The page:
McDonald Trademarks Property and Divorce Lawyer Johor Bahru

Many people refer to “applying for intellectual property protection” without clearly distinguishing the meaning and content of intellectual property. Intellectual property is divided into trademark rights, patent rights, and copyright.


Different Objective for Protection

Here’s a quick guide to help you understand the three main types:

Trademarks refer to visible signs that merchants use to distinguish their goods or services from others, marked on goods or services.
Copyrights, also known as authors’ rights, refer to the total legal rights and moral rights that an author legally enjoys for their own works.
Patents record the content of inventions and creations. The use of a patented invention or creation requires the permission of the patent holder.

  • Trademarks protect words, graphics, letters, numbers, three-dimensional marks, movements, sounds, smells, color combinations, or slogans marked on goods. The protection period is 10 years.
  • Copyrights protect literary, musical, dramatic, pictorial, sculptural, or photographic works of the author. The protection period is the author’s lifetime plus 50 years after death.
  • Patents protect the invention of a technology, such as Bluetooth technology or infrared technology in mobile phones. The protection period is 20 years.

Trademarks Act 2019: Legal Rights

A registered trademark is extremely important to a business’s reputation and economic benefits. A legally registered trademark has the right to take legal action against infringers.

  • Civil Aspects: The court may gives awards for infringement, destruction of infringing marks or products, injunctions, and recovery of all commercial losses and profits.
  • Criminal Aspects: The infringer may be fined or imprisoned.

Legal Requirements for Trademark Registration

Trademarks Act 2019:
Section 23 Absolute Grounds of Refusal

  • The trademark is not capable of being graphically represented;
  • Specific applications lack details of the protection: for example, registering a color without specifying the Pantone code or registering a sound without submitting musical notes;
  • Lack of distinctiveness;
  • Lack of recognizability;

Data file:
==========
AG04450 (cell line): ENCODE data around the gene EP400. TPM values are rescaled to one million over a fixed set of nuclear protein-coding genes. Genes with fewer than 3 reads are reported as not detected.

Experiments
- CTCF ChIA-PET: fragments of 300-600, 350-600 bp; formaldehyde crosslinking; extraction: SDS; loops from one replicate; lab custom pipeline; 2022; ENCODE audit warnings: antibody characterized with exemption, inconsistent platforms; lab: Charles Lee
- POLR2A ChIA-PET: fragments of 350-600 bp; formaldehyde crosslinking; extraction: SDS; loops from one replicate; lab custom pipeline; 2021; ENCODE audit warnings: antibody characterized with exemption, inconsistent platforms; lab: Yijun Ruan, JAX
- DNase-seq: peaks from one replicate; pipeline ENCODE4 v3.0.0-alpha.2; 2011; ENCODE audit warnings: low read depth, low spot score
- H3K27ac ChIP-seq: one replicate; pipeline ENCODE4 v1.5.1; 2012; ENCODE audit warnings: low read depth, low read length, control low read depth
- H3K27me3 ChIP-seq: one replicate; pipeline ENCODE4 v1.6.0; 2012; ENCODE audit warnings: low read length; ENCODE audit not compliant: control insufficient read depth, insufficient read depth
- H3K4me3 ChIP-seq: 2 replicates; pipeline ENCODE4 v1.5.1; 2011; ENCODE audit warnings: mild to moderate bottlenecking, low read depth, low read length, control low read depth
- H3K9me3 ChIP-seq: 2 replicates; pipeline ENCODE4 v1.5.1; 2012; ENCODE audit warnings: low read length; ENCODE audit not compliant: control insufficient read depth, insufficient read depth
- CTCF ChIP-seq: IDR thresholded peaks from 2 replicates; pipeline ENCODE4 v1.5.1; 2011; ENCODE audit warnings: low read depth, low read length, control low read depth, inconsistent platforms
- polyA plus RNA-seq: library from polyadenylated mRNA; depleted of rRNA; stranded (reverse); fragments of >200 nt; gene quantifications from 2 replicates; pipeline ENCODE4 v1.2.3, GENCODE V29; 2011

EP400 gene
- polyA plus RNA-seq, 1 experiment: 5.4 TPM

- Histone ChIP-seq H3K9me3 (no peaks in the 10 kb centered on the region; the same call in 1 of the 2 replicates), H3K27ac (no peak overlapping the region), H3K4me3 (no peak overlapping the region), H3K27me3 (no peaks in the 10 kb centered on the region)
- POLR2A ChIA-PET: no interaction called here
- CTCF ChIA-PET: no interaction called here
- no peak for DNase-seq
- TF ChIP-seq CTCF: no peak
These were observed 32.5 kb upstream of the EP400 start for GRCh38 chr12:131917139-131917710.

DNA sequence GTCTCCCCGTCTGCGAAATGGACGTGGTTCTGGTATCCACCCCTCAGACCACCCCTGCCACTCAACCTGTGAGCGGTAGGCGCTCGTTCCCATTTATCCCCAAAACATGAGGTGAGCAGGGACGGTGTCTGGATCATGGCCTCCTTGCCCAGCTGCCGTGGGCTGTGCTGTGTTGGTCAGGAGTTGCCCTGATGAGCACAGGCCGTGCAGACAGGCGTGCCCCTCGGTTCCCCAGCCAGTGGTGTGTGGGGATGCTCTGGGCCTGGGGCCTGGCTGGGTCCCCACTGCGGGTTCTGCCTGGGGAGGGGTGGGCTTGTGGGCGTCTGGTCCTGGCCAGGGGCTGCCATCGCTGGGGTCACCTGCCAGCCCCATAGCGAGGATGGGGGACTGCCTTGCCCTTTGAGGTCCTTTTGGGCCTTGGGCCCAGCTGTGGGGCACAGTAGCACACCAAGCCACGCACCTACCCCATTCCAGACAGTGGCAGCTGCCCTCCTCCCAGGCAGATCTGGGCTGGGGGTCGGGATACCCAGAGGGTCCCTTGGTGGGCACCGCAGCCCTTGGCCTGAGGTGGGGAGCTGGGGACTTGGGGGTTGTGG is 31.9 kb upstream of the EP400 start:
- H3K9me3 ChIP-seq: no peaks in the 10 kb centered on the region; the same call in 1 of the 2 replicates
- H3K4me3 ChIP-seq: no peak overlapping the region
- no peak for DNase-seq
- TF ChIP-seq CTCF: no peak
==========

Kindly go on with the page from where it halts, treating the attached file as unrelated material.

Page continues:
• Describes the origin of a product (except for collective and certification marks);
  • Overly descriptive of product characteristics, leading to a lack of distinctiveness, such as using the quantity, quality, purpose, value, or production area of the product directly as the trademark;
  • The trademark is considered customary in the country or its common language.

Additional Grounds Include

  • Causing public confusion;
  • Deception or misleading;
  • Not in the public interest;
  • Offensive or abusive;
  • Violating national security;
  • Using personal names;
  • Using national flags or other national symbols;
  • Using any chemical names.

Trademarks Act 2019:
Section 24 Relative Grounds of Refusal

If a trademark meets basic requirements but there is an identical or similar trademark already applied for in the same or related product category, the Registrar has relative refusal rights.

If the above issues are violated, the Registrar can issue a Provisional Refusal under Trademarks Act 2019, allowing the applicant to variation or explanations.

If still unacceptable, the Registrar will issue a Total Refusal. It is recommended that businesses conduct a Preliminary Advice Search before applying for trademark registration to prevent conflicts with existing trademarks.


Publication

If the trademark application is in order, the Registrar will formally publish the trademark according to Section 31 of Trademarks Act 2019.


Trademarks Act 2019:
Section 34 & 35: Opposition

Even after a trademark is successfully published, prior proprietor can file opposition if they believe the published trademark potentially infringe with their already registered trademark, temporarily blocking the publication. Opponents can cite reasons under Trademarks Act 2019 Section 23 & 24 for their opposition, leading to the Registrar’s judgment.

Opponents can also appeal the Registrar’s decision to the court.

By understanding these key points, you can better navigate the complex world of intellectual property and ensure your brand, creations, and innovations are well protected.

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